truck driver

Shortage of Tanker Drivers Could Lead to Higher Gas Prices, Dry Pumps

It wouldn’t be the first time motorists have found pumps running dry, but unlike the 1970s, there’s a plentiful supply of petroleum — just no way to get it to service stations

A man moves a fuel hose into position to begin loading gasoline into a tanker truck
AP Photo/Danny Johnston

A shortage of tanker truck drivers may lead to rising gas prices and even dry pumps at fueling stations, experts warn as many Americans are back on the road and gearing up for the summer travel season, NBC News reports.

Truck drivers, in general, have been in increasingly short supply in recent years. Older drivers are retiring and, facing long hours and relatively low pay, it has been difficult to recruit new ones, said the American Trucking Associations, an industry trade group. Complicating matters is the fact that driving a tanker full of fuel requires more training and additional certification to operate the dangerous haul.

Last year, the pandemic sidelined drivers as fuel demand dropped, causing many more drivers to leave the industry. And the schools that could train new drivers were closed for public health reasons, compounding the labor shortage. Also in 2020, a new federal registry debuted. It identified drivers who have had issues with alcohol or drugs. As many as 60,000 of them are no longer available as a result.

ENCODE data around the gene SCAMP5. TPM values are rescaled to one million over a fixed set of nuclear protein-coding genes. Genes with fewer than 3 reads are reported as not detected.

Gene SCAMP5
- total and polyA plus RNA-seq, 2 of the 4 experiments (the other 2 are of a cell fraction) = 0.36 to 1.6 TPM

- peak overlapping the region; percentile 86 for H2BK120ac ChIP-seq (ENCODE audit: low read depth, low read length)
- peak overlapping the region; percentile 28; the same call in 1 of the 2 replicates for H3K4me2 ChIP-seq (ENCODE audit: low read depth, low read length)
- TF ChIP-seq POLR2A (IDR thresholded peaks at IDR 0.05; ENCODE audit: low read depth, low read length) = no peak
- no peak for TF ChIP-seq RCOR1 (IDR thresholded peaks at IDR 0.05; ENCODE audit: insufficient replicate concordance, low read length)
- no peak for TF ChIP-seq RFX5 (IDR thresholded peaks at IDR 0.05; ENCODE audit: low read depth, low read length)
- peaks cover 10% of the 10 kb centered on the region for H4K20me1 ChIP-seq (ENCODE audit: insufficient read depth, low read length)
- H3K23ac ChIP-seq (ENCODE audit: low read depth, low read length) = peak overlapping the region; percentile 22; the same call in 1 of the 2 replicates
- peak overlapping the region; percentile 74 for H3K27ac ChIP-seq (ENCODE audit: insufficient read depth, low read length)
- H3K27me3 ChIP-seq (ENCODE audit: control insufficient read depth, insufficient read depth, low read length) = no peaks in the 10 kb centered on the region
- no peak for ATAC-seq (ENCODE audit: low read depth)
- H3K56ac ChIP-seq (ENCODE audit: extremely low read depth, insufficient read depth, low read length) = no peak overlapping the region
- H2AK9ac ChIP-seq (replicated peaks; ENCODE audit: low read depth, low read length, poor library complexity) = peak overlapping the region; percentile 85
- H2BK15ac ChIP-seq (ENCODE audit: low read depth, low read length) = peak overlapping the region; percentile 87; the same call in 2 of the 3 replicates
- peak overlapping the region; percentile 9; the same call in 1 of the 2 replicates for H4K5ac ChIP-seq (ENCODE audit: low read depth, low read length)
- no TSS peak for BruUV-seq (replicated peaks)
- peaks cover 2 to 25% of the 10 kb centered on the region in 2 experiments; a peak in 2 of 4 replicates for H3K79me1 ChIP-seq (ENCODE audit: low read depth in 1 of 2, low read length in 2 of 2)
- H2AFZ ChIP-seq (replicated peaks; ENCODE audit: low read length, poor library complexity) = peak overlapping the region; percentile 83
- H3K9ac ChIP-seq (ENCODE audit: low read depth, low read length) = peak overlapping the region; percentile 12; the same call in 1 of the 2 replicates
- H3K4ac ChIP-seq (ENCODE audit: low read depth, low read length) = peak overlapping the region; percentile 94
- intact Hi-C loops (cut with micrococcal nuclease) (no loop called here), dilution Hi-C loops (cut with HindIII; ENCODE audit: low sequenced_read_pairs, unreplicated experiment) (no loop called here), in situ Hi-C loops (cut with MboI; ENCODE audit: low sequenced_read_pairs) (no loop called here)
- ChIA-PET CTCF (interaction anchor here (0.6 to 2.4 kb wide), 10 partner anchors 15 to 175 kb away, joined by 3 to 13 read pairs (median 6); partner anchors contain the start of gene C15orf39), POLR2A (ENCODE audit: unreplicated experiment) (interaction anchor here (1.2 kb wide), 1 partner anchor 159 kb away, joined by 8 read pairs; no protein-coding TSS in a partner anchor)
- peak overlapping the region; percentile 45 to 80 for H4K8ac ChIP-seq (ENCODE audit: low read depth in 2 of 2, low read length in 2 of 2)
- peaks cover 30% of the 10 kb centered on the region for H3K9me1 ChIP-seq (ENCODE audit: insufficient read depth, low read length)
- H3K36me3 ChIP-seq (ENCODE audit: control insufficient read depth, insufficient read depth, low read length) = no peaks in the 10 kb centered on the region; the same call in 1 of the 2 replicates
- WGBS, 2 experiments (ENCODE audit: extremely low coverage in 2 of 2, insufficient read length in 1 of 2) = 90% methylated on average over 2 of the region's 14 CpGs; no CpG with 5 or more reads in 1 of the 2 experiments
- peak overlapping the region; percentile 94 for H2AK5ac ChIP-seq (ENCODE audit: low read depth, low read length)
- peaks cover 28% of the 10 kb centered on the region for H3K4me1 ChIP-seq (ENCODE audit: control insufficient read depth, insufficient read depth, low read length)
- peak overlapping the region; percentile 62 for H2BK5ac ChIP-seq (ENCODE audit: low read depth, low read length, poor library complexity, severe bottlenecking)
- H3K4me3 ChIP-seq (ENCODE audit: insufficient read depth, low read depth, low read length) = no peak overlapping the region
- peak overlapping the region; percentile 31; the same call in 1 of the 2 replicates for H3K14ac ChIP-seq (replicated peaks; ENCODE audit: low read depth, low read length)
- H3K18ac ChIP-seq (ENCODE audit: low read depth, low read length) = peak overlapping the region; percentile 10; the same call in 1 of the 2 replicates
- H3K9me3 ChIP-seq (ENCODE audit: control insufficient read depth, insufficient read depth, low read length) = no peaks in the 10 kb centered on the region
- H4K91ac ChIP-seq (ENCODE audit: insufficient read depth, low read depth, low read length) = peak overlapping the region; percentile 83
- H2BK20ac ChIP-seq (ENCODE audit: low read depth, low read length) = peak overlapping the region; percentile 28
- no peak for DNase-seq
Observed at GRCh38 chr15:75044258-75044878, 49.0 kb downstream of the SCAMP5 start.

There have already been spot shortages in Florida, Arizona and Missouri due to a lack of tank truck drivers. On Friday, AAA reported the national average for gas prices ticked up to $2.89 for a gallon of unleaded regular. Experts forecast the upward trend will continue.

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